It’s been a season of tumbling records as another one was broken by an unlikely Sunil Narine on Sunday. In Kolkata Knight Riders’ six-wicket win over the Royal Challengers Bangalore, he smashed his way to the fastest 50 in the tournament’s history to go past several big-hitting names in T20 cricket.

Adam Gilchrist (DC) – 17 balls

After an underwhelming first season in the IPL, the Gilchrist-led Deccan Chargers went on to become champions in the next; thanks to the semi-final winning knock by the skipper. After notching up the then fastest IPL fifty, the Aussie ended up taking the Delhi Daredevils bowlers for 85 in 35 deliveries as his team chased the target with 14 balls to spare.

Chris Morris (DD) – 17 balls

Chasing 173 against the Gujarat Lions in 2016, the South African all-rounder Chris Morris struck a critical 87-run partnership with fellow Protea JP Duminy after DD being four down in under 11 overs. The effort though wasn’t enough to see the Daredevils past the finish line as they felt agonizingly short by one run.

Kieron Pollard (MI) – 17 balls

The target was 173 and the Mumbai-team needed to win the game in order to stay alive in the 2016 IPL. And with 69 required from the final seven overs, the stage was set for the West Indian to pull off one of his best IPL shows with the bat. By the end of his onslaught, the match was over within the 18th over.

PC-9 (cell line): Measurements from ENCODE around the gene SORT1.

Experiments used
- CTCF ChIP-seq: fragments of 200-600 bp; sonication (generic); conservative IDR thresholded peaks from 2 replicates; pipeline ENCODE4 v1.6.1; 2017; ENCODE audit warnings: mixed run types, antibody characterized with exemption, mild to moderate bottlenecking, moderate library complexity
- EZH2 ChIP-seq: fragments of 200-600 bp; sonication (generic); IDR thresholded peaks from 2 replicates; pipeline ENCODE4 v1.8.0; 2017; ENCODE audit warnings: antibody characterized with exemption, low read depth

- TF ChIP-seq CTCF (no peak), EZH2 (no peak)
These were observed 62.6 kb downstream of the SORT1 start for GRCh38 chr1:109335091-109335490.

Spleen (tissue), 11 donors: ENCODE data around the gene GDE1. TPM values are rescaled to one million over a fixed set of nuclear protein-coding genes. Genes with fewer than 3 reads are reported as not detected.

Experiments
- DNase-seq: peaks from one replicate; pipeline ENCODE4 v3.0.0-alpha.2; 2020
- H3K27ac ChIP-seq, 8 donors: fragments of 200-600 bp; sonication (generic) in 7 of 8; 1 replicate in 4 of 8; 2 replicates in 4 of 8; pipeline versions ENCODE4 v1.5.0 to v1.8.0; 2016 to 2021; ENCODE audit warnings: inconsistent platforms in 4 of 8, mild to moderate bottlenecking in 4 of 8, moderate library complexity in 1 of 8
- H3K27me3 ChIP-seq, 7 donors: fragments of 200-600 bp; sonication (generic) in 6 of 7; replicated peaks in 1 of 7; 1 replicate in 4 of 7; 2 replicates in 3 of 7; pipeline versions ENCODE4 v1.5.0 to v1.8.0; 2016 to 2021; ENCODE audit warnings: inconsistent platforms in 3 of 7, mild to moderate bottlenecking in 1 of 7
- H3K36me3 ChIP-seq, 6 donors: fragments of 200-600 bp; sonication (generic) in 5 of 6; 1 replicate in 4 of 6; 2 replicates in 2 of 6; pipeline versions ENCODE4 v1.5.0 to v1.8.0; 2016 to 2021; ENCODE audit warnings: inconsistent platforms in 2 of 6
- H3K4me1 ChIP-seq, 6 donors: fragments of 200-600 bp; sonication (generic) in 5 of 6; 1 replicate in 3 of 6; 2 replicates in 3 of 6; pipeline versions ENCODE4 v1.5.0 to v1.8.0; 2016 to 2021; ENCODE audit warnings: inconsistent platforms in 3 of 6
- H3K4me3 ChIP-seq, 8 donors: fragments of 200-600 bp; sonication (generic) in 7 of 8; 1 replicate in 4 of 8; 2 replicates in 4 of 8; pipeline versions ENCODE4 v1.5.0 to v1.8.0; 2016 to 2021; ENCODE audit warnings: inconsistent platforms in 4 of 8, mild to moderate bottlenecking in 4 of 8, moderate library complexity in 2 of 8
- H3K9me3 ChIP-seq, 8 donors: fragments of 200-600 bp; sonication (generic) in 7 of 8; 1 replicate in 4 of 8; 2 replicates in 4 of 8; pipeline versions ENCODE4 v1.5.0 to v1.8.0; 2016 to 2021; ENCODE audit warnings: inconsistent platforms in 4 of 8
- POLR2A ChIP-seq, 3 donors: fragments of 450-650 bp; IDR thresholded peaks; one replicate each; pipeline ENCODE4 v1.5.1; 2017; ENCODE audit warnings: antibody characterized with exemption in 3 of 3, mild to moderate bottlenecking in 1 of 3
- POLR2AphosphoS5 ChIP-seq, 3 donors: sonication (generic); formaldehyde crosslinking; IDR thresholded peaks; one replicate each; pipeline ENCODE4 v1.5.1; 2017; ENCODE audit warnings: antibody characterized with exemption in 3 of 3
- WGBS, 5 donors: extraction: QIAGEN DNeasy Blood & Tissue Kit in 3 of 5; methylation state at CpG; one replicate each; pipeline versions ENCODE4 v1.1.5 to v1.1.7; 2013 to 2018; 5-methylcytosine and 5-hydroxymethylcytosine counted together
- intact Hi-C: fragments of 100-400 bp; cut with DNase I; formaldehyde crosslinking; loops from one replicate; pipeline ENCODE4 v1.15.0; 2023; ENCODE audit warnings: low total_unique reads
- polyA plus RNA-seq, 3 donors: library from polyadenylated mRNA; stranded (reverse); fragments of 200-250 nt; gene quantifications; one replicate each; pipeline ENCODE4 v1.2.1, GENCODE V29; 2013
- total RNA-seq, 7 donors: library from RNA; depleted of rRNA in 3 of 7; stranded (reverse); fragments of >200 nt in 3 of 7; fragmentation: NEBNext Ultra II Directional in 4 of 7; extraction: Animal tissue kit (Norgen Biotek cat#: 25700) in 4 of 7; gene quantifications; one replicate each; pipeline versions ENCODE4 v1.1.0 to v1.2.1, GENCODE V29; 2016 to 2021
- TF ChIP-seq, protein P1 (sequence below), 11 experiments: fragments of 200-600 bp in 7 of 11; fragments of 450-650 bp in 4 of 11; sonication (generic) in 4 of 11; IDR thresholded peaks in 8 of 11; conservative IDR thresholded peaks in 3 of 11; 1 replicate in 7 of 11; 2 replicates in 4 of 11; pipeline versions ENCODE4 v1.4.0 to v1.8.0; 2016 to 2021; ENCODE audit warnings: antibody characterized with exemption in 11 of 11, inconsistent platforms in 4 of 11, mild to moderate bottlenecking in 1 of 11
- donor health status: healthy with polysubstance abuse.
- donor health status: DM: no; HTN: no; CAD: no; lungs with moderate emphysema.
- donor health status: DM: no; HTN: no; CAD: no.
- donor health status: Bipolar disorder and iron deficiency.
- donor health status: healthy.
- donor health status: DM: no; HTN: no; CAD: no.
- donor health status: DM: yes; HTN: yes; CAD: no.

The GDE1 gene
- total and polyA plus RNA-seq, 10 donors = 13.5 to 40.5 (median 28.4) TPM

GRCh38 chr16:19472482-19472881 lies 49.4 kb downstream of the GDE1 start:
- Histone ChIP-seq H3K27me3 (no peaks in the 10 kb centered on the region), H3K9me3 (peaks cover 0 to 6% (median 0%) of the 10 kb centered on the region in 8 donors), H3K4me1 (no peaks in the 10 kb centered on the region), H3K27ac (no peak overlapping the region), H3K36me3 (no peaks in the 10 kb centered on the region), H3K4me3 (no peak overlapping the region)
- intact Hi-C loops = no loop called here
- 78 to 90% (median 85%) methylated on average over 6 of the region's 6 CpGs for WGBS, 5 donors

Suresh Raina (CSK) – 16 balls

A target of 227 seems an almost unattainable objective, especially if you’re playing in a knockout game. But the Chennai Superkings were intent on spoiling the party for the Kings XI Punjab who were powered by a blistering hundred by Virendra Sehwag. Raina’s outing helped them amass 100 in the first six overs, but his dismissal soon thereafter ensured that the impossible wasn’t breached.

Yusuf Pathan (KKR) – 15 balls

Narine’s Kolkata teammate Yusuf Pathan lit up the Eden Gardens by ripping apart a Sunrisers Hyderabad bowling lineup that comprised the likes of the formidable Dale Steyn. KKR needed to chase down 161 within 15.2 overs to finish second and by the end of Pathan’s 22-ball 72, the target had been more than achieved.

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